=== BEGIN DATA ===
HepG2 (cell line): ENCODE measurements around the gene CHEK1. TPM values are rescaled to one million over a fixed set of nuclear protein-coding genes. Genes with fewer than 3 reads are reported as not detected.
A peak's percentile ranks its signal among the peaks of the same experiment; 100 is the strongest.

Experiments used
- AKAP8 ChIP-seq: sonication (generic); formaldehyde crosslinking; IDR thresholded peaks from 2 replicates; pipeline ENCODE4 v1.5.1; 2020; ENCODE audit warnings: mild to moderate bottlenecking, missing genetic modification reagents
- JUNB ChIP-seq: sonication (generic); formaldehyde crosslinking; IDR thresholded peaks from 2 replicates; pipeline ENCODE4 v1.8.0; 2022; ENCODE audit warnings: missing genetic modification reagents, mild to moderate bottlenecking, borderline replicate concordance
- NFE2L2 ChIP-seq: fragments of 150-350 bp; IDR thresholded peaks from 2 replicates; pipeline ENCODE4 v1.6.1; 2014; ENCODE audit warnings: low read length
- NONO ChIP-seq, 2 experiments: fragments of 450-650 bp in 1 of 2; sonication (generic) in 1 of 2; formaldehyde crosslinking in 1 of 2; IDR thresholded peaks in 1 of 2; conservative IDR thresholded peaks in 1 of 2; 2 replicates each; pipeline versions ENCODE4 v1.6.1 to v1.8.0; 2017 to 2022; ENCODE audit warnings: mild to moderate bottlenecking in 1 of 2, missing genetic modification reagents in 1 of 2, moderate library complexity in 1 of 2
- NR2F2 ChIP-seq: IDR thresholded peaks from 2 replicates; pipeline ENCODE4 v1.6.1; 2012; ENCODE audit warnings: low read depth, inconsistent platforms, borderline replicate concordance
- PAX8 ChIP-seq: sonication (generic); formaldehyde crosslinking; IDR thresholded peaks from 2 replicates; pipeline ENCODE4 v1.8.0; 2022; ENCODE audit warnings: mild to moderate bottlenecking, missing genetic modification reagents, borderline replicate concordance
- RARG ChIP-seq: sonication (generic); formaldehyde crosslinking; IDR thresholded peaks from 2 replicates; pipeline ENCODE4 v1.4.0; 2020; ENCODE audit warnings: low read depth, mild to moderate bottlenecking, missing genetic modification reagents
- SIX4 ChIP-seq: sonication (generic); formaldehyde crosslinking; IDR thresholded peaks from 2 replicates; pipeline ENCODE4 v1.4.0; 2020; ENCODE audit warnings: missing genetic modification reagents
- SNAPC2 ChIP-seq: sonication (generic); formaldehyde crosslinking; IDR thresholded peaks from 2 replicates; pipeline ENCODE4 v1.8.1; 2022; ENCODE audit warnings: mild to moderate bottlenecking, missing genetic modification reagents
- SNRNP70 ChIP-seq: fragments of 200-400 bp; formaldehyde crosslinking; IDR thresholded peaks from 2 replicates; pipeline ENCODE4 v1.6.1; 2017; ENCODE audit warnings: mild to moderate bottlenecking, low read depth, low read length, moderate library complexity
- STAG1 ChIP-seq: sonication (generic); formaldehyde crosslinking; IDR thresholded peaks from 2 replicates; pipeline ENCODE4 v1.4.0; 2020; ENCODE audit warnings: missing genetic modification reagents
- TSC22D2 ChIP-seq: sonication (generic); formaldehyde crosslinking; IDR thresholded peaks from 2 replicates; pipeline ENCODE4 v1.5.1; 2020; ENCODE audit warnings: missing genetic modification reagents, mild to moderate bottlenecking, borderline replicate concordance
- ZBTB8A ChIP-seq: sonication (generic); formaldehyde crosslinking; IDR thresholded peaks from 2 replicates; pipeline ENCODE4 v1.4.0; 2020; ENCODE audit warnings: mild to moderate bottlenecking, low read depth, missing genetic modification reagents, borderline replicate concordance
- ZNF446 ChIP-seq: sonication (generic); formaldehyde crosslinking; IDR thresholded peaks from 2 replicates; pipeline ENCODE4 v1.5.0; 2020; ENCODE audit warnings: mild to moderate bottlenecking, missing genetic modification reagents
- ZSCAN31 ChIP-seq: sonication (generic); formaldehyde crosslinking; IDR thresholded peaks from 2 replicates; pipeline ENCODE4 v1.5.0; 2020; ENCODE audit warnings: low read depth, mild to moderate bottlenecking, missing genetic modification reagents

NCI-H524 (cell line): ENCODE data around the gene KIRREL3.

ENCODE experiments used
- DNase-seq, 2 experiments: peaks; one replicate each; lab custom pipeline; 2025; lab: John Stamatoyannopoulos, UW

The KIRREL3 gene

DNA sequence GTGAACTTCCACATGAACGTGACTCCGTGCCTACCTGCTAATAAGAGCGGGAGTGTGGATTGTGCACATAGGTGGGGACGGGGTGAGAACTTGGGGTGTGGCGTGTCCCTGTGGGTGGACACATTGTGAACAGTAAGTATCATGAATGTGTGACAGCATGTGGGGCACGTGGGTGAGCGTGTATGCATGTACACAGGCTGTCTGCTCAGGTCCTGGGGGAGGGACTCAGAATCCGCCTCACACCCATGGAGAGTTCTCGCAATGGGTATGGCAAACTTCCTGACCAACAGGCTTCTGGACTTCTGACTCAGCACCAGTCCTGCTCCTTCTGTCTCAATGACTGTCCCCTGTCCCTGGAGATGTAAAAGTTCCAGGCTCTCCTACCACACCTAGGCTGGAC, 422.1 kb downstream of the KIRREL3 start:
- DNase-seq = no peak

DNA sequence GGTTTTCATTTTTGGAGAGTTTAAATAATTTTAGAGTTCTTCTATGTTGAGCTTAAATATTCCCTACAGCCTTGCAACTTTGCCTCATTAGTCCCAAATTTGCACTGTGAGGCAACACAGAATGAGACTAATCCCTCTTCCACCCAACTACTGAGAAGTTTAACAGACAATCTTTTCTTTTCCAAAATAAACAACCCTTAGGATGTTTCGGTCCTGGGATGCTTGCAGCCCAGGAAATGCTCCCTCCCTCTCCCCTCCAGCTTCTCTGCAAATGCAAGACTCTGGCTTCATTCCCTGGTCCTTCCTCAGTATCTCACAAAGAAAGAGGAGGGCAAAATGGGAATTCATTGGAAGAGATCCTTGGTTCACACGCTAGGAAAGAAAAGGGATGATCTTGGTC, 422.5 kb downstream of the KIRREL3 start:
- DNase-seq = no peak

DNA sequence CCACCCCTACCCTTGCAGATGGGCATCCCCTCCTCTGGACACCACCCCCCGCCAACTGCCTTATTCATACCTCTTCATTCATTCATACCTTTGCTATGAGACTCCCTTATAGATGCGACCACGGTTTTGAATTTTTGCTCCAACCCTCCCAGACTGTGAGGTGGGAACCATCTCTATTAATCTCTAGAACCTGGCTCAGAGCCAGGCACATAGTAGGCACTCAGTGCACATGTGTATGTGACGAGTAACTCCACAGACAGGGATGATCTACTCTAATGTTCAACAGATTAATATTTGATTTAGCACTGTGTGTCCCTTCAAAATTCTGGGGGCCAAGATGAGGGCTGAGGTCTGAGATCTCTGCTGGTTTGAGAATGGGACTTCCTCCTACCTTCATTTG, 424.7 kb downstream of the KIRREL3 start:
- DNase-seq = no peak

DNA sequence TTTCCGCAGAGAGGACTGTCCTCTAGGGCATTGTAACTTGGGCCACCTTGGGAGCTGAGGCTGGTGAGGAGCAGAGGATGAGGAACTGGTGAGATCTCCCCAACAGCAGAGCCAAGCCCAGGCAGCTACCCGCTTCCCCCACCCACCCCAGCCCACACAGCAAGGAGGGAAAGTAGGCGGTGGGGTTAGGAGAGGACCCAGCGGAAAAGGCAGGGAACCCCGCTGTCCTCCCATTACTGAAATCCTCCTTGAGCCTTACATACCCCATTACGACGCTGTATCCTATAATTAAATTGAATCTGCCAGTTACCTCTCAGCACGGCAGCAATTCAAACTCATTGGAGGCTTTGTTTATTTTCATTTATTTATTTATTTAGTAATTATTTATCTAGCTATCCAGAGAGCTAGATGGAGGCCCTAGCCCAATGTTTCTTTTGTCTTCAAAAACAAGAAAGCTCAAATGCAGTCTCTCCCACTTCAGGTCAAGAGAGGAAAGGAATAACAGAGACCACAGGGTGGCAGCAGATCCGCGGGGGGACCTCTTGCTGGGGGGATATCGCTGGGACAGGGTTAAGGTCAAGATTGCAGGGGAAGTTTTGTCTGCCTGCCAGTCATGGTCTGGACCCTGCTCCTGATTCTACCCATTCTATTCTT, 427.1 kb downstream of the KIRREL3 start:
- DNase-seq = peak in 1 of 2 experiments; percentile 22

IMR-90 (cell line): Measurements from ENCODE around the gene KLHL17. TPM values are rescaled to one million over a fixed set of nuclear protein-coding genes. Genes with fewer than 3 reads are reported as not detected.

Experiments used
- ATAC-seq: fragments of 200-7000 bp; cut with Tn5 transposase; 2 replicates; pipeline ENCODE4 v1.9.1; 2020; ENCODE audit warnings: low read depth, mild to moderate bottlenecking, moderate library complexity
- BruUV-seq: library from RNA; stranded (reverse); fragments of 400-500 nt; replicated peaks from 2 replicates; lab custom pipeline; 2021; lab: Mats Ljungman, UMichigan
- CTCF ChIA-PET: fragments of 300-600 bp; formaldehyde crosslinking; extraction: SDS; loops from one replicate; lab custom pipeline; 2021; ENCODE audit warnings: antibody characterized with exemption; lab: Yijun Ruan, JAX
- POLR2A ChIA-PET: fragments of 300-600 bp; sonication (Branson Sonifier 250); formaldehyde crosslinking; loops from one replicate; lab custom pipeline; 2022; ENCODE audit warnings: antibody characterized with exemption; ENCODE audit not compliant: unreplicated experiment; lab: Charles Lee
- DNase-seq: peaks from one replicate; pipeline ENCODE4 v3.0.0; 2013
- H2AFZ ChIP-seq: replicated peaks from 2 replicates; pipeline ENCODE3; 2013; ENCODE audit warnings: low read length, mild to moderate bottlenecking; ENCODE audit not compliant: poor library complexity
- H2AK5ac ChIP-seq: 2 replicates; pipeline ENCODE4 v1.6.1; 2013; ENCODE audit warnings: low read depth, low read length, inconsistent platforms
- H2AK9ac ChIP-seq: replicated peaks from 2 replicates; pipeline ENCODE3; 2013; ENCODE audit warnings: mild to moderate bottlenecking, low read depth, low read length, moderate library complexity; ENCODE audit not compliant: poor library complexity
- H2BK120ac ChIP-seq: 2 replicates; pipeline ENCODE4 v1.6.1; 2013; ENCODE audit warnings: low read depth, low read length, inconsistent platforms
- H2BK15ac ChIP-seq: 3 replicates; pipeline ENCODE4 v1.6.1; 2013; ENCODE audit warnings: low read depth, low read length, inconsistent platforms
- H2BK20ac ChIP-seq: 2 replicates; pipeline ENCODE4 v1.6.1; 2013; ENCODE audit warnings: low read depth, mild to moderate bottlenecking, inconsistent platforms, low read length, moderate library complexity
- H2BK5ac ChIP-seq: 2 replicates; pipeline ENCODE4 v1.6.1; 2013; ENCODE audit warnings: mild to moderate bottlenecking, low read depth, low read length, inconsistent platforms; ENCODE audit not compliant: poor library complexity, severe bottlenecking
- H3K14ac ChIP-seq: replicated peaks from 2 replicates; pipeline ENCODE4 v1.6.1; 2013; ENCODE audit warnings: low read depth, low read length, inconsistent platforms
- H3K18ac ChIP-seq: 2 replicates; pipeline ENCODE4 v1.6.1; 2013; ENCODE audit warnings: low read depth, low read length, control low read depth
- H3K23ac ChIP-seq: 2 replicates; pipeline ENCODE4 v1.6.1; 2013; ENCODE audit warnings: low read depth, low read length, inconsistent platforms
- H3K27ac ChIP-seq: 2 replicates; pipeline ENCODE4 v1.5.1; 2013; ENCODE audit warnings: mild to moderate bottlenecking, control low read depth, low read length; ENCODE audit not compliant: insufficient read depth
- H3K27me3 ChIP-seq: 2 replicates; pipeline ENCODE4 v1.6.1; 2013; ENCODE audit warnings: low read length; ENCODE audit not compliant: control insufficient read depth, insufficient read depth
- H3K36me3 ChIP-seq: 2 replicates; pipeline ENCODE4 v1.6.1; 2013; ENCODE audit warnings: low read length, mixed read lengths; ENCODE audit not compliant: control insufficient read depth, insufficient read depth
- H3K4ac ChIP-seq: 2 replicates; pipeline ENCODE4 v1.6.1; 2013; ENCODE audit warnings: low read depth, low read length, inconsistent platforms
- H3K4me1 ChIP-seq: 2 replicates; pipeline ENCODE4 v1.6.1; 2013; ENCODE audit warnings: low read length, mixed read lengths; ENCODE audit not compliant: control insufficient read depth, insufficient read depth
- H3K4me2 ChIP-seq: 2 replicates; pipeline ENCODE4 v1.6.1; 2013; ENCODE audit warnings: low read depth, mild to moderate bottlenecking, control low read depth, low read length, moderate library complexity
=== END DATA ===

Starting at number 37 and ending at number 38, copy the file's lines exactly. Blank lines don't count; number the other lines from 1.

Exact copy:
- DNase-seq: peaks from one replicate; pipeline ENCODE4 v3.0.0; 2013
- H2AFZ ChIP-seq: replicated peaks from 2 replicates; pipeline ENCODE3; 2013; ENCODE audit warnings: low read length, mild to moderate bottlenecking; ENCODE audit not compliant: poor library complexity